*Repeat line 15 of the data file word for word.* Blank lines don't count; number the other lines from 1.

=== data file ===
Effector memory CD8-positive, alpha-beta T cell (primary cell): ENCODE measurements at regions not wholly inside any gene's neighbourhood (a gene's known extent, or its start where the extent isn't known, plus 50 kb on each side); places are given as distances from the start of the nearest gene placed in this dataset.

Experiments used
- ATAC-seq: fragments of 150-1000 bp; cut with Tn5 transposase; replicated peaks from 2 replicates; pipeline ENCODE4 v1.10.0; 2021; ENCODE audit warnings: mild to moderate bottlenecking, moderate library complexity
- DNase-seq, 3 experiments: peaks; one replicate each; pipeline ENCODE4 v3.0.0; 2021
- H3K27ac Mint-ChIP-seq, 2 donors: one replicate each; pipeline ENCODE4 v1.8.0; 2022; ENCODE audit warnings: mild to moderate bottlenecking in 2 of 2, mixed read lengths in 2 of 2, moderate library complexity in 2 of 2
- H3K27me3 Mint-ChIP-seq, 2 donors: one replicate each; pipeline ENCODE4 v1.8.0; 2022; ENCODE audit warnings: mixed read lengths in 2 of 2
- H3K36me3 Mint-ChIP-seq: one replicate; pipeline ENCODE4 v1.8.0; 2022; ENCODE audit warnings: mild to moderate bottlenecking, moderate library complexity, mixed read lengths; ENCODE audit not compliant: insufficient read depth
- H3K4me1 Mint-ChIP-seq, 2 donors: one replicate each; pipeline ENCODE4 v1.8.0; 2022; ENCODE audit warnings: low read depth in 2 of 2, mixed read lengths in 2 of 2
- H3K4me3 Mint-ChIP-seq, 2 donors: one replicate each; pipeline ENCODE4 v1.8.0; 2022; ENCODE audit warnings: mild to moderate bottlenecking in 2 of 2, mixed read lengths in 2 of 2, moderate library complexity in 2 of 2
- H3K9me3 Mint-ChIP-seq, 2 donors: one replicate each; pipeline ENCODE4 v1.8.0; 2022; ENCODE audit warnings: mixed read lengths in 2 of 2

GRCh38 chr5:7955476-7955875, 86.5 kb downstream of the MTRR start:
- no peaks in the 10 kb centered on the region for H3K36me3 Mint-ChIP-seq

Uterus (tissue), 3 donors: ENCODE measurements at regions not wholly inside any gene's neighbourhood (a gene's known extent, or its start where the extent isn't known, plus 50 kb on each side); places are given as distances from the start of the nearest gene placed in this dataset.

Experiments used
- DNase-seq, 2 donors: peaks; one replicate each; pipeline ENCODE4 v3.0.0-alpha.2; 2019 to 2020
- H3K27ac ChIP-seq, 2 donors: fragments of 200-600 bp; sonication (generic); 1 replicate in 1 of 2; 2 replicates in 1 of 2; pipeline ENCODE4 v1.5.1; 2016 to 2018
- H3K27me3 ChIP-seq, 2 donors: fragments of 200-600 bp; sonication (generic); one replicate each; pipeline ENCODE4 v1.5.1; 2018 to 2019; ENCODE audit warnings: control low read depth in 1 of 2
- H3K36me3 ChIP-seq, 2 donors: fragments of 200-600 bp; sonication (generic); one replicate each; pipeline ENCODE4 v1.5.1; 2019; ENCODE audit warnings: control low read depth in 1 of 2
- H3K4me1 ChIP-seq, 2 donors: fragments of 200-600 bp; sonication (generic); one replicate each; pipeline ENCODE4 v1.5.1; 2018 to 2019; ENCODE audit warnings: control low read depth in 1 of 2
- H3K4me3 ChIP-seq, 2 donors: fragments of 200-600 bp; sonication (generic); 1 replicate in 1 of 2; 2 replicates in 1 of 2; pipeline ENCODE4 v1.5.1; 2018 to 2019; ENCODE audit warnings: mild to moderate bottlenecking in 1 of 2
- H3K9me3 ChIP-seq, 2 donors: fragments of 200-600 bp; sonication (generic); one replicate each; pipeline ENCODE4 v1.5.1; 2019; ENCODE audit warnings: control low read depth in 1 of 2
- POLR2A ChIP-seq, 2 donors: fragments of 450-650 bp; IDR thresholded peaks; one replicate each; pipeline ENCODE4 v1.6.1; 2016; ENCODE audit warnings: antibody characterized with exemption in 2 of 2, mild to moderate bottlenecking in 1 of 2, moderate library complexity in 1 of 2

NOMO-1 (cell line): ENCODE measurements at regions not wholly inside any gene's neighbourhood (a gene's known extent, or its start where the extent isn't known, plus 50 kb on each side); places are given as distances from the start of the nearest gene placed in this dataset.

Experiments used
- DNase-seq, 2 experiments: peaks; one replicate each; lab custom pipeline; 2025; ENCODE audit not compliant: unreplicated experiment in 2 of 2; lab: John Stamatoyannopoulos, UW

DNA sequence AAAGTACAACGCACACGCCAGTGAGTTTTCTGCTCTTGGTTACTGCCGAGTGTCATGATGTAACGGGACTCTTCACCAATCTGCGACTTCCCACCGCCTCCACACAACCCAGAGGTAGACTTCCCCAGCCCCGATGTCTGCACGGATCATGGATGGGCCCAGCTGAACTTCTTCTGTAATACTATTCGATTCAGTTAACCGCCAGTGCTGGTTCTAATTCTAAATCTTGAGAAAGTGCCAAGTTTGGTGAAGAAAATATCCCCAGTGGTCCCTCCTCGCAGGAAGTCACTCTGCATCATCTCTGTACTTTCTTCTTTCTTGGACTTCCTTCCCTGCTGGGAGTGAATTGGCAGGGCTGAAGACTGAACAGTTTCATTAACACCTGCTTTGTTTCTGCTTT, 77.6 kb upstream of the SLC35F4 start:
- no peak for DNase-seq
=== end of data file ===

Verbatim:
- DNase-seq, 2 donors: peaks; one replicate each; pipeline ENCODE4 v3.0.0-alpha.2; 2019 to 2020